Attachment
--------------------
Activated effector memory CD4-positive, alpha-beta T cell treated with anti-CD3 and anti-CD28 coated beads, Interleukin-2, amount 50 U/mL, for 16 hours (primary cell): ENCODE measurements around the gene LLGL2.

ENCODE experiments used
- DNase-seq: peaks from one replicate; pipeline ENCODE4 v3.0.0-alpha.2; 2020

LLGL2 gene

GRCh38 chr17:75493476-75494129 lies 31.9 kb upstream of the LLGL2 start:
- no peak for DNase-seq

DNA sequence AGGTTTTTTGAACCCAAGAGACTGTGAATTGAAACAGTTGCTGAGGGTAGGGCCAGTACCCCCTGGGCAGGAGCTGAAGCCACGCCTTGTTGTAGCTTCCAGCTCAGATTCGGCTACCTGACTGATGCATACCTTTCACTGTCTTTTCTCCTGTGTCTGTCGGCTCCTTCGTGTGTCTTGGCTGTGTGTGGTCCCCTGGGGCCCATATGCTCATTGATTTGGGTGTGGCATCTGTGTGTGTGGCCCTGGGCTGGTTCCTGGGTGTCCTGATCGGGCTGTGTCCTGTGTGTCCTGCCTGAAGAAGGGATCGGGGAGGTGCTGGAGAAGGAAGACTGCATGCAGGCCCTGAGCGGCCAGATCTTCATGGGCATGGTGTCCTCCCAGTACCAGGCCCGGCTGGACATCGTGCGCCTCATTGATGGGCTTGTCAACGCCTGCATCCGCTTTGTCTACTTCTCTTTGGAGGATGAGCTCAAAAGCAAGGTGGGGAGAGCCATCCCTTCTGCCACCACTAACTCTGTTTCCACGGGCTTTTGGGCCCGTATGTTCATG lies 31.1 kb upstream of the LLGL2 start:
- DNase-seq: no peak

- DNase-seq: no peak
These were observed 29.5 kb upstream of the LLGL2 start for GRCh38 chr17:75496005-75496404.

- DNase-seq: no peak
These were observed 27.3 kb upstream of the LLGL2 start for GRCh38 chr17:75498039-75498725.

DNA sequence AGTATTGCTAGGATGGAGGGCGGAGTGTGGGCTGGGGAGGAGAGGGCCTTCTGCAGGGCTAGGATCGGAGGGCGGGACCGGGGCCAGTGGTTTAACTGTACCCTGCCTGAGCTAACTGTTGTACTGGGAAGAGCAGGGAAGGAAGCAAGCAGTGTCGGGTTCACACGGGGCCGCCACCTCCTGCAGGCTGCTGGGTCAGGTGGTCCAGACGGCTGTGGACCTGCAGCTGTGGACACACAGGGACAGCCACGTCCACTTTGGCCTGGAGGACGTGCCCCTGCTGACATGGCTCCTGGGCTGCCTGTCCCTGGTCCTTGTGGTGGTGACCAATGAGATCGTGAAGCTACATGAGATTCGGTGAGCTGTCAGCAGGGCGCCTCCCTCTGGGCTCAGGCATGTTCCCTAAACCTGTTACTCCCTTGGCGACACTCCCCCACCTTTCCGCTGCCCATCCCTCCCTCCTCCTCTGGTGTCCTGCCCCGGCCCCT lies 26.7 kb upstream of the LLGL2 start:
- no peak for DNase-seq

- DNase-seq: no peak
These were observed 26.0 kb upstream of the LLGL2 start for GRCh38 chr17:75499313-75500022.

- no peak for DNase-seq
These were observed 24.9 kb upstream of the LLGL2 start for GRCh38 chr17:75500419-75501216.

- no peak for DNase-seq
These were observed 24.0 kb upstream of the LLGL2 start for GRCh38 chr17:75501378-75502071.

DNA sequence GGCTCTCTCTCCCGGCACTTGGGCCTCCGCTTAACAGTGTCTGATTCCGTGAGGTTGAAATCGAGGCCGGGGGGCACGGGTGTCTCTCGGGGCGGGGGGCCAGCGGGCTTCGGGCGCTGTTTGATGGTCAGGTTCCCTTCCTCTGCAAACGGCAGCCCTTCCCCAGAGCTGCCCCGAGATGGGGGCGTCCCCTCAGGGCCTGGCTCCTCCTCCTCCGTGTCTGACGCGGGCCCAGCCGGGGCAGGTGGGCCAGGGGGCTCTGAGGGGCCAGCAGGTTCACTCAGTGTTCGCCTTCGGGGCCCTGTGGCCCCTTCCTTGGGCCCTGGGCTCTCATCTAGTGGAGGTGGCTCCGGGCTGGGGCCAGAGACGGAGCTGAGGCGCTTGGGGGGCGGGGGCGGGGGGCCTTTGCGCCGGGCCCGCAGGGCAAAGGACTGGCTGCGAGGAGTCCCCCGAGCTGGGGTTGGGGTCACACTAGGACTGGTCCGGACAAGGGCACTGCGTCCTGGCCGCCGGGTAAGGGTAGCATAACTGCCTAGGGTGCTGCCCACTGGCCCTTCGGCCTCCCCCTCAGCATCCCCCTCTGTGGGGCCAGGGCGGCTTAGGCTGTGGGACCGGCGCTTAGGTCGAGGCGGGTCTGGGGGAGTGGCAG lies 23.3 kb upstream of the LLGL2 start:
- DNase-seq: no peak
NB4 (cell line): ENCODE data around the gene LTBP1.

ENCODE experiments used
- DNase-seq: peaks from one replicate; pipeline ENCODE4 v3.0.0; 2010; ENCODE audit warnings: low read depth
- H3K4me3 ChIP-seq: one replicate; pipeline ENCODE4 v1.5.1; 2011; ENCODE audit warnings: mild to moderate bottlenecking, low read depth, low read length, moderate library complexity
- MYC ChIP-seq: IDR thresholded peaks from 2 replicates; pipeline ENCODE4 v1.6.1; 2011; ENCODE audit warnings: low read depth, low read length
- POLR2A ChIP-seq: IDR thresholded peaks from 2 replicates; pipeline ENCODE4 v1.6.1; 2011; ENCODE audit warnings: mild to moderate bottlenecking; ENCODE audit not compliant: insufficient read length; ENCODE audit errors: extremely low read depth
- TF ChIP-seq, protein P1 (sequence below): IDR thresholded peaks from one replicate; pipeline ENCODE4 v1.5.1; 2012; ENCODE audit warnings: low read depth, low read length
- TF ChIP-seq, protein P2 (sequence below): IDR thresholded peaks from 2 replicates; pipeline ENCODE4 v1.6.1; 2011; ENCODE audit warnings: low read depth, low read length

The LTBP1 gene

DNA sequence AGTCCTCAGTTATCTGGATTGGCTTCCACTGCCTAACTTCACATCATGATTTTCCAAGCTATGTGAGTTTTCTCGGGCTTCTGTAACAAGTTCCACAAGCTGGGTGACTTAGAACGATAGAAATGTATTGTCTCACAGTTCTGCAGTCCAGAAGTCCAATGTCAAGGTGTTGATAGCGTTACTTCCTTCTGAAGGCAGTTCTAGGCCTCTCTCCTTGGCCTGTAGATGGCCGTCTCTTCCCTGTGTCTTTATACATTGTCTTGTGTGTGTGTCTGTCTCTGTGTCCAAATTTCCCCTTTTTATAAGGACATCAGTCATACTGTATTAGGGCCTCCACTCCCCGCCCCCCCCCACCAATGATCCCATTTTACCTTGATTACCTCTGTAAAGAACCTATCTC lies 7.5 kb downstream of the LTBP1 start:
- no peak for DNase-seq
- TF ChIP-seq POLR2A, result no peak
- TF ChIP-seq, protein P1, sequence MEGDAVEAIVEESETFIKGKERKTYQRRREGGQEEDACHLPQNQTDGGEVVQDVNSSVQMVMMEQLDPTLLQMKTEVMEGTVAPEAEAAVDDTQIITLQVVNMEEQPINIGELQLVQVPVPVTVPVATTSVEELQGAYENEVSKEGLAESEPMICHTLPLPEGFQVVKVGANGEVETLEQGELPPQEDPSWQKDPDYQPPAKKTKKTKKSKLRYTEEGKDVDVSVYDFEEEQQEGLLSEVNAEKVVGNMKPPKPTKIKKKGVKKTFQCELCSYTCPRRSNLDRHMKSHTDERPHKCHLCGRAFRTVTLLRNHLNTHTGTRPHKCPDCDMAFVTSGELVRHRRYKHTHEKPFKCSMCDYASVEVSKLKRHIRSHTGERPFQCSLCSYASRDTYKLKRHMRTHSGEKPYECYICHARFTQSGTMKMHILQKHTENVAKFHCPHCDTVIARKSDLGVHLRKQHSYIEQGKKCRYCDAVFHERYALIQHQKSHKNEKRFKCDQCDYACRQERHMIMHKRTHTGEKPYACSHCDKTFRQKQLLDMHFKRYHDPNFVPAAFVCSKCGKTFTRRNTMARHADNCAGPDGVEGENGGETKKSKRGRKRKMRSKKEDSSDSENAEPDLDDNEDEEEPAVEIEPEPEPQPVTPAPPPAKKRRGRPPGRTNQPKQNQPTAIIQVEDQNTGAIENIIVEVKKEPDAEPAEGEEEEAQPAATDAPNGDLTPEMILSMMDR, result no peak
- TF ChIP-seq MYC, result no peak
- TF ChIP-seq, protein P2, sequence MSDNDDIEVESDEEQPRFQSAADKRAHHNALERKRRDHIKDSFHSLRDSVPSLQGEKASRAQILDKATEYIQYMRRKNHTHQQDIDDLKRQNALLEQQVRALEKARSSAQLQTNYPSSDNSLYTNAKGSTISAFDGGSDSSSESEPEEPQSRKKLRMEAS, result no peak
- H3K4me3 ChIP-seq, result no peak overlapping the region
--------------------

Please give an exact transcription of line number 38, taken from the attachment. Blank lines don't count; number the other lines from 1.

- H3K4me3 ChIP-seq, result no peak overlapping the region